Writing is a task best done by oneself.
Wait, that's not true ... let me rephrase that to explain how I'm right, as well as how I'm wrong.
Writing your first draft is generally best done in private; what happens before and after that first draft is best done in some form of writing community.
One of the ways in which writing is difficult, at least for me, is that dichotomy, the bi-directional pull of introvert and extrovert.
I love sitting alone for hours or days, pulling stories out of dark corners of my brain, but I need people outside of my skull to help me polish my work, and eventually, hopefully, to enjoy it.
Finding and maintaining the balance is, I believe, critical to the success of any writer ... I don't claim to have THE answers, but I have some answers that have worked for me.
Three things I've found helpful in building a functioning writing ecosystem for myself to live, and flourish, within (in addition to the lonely writer/writing thing, which I've got down) are:
- Writing exercises
- Reading group
- Writing group
Writing Exercises: I like story dice as writing prompts. Roll the dice, have everyone fix on one or more of the images, write for 10-15 minutes, then everyone who's comfortable shares what they wrote. It's a great way to prime your creative pump, work on building from bare ideas, and growing your comfort with sharing material with people.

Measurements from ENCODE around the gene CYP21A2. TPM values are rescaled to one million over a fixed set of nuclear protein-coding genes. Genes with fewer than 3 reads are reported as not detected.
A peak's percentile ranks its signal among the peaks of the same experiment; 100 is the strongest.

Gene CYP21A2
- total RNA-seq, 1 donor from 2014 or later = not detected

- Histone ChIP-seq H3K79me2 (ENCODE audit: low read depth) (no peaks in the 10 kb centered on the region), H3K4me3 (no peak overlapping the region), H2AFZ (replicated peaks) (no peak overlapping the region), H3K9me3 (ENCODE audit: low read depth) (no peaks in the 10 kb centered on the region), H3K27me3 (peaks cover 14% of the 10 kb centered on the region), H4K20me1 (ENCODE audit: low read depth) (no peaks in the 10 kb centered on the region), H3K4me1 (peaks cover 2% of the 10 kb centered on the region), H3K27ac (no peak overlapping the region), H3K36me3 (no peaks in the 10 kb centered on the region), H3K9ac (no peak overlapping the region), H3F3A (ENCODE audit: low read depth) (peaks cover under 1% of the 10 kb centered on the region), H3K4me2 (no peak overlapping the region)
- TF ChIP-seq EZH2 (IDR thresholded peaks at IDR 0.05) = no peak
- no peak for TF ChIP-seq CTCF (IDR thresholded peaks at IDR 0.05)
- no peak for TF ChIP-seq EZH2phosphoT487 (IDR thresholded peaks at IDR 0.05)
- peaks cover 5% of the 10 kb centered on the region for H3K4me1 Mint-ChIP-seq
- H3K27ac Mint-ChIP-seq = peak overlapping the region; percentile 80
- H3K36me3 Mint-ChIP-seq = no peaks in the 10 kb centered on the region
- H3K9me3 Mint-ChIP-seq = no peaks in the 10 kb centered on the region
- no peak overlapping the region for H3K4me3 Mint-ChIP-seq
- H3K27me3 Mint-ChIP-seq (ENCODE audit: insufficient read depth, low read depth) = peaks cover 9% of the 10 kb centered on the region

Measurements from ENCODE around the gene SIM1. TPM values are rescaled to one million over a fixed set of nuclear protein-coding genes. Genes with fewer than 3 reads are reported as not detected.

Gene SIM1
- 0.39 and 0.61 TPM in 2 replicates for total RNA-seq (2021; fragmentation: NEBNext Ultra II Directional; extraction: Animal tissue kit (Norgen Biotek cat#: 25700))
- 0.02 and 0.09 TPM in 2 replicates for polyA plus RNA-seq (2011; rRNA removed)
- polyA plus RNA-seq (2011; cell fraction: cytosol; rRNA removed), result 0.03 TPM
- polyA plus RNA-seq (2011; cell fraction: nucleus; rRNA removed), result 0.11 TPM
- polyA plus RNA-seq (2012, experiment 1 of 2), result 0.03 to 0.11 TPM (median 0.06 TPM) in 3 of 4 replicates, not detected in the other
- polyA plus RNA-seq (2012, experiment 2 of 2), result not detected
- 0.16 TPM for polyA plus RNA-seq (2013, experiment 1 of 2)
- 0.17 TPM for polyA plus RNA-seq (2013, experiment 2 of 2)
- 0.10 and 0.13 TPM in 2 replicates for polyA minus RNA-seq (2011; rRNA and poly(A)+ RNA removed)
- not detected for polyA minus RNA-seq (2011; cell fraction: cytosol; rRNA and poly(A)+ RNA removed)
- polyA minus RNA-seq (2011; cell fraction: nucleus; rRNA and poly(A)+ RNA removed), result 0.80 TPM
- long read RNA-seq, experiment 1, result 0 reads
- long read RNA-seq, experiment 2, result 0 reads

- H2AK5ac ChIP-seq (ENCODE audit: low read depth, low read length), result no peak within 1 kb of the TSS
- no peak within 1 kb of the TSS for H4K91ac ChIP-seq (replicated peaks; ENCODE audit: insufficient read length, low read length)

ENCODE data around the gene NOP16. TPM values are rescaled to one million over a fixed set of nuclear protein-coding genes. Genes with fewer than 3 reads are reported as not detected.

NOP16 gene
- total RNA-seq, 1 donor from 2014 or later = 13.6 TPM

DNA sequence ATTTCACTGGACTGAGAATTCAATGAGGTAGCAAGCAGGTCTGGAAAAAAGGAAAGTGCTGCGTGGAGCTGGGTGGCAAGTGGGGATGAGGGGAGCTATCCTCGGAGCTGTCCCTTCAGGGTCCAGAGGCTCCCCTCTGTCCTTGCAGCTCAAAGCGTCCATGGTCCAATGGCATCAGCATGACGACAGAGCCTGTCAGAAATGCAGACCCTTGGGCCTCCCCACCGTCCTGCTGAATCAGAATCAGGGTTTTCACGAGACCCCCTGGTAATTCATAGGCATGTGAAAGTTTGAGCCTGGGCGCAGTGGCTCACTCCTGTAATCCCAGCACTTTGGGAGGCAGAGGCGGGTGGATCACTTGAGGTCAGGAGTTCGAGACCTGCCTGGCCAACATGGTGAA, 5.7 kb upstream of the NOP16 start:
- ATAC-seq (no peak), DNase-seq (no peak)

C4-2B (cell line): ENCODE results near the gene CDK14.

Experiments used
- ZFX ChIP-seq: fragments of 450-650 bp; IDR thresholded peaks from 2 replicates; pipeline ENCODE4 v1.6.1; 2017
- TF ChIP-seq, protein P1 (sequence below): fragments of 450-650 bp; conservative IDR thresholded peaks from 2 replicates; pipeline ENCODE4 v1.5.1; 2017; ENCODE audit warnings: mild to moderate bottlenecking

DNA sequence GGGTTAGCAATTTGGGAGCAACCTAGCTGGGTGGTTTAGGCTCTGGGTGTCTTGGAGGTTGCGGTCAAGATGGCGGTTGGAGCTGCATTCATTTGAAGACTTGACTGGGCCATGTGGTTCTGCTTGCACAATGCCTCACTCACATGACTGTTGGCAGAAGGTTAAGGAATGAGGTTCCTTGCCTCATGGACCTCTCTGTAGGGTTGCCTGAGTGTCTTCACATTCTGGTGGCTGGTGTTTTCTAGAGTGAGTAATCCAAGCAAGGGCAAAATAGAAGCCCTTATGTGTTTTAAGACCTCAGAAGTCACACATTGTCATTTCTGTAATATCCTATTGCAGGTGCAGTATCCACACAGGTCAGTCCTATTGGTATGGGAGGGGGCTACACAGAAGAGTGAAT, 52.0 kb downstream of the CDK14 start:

Writing Group: sharing your writing with a group aimed at getting feedback on how to improve your material can be intimidating, but it's an invaluable resource and aid in polishing your craft and your product. Finding the right group for you can be difficult, as different groups have widely varying goals and methods; you should try any given group for a couple of sessions to see how the fit feels, and then either fully invest or move on in search of a better fit.
Where? ... How?
All three of the tools I've mentioned may already exist in your neighborhood, or at least nearby. If you ask people at indie bookstores and your local library, or search FB or Google, you will likely find numerous options.
If for whatever reason, these things don't exist near you, or the configuration for some reason (time, distance, population, focus, etc.) doesn't work for you, then you're in luck ... you can start your own.
Ask the library or bookstore if they'll let you use the space to start a group for any/all of these activities, and you'll generally be pleasantly surprised at their reply.
Once you begin making regular use of these three devices to grow and nourish your writing community, you'll be surprised at the improvement in the output and quality of your writing.